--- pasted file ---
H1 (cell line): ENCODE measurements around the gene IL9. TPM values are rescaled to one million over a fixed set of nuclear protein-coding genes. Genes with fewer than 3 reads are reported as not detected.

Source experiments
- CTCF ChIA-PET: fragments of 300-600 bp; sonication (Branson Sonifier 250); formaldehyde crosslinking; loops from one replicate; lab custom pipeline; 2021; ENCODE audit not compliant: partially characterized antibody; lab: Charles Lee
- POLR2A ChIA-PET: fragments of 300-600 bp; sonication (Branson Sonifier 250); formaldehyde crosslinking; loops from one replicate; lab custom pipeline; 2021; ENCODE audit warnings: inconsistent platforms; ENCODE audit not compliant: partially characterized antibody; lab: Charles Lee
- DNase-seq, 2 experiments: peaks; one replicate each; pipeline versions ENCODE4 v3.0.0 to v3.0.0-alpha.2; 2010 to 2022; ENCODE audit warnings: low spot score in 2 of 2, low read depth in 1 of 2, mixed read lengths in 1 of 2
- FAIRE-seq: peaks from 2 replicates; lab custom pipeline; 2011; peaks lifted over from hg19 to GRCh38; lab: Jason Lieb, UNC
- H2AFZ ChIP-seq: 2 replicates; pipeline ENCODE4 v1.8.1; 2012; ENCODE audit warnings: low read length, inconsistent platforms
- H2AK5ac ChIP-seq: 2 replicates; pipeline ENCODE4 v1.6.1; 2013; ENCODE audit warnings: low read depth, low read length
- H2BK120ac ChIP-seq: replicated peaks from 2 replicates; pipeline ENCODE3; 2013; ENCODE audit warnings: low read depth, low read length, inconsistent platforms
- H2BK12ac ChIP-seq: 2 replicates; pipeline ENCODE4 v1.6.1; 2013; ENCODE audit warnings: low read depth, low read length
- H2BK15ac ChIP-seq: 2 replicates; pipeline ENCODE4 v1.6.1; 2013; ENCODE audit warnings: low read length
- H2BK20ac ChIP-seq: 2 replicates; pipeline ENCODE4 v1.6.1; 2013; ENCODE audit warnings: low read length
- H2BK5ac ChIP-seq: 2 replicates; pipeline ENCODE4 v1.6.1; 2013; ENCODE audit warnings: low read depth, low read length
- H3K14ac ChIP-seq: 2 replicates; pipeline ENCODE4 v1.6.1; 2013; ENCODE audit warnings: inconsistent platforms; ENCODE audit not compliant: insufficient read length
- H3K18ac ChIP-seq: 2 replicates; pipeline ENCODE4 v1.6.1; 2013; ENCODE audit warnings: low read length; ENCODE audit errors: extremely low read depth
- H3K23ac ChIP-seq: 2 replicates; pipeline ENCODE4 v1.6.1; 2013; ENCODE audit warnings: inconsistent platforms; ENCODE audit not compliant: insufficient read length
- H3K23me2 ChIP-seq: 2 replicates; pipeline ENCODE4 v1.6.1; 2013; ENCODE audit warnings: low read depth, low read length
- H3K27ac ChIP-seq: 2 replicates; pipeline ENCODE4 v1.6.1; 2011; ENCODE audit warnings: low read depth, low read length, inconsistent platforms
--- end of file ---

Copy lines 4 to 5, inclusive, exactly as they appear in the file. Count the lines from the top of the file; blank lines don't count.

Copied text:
- POLR2A ChIA-PET: fragments of 300-600 bp; sonication (Branson Sonifier 250); formaldehyde crosslinking; loops from one replicate; lab custom pipeline; 2021; ENCODE audit warnings: inconsistent platforms; ENCODE audit not compliant: partially characterized antibody; lab: Charles Lee
- DNase-seq, 2 experiments: peaks; one replicate each; pipeline versions ENCODE4 v3.0.0 to v3.0.0-alpha.2; 2010 to 2022; ENCODE audit warnings: low spot score in 2 of 2, low read depth in 1 of 2, mixed read lengths in 1 of 2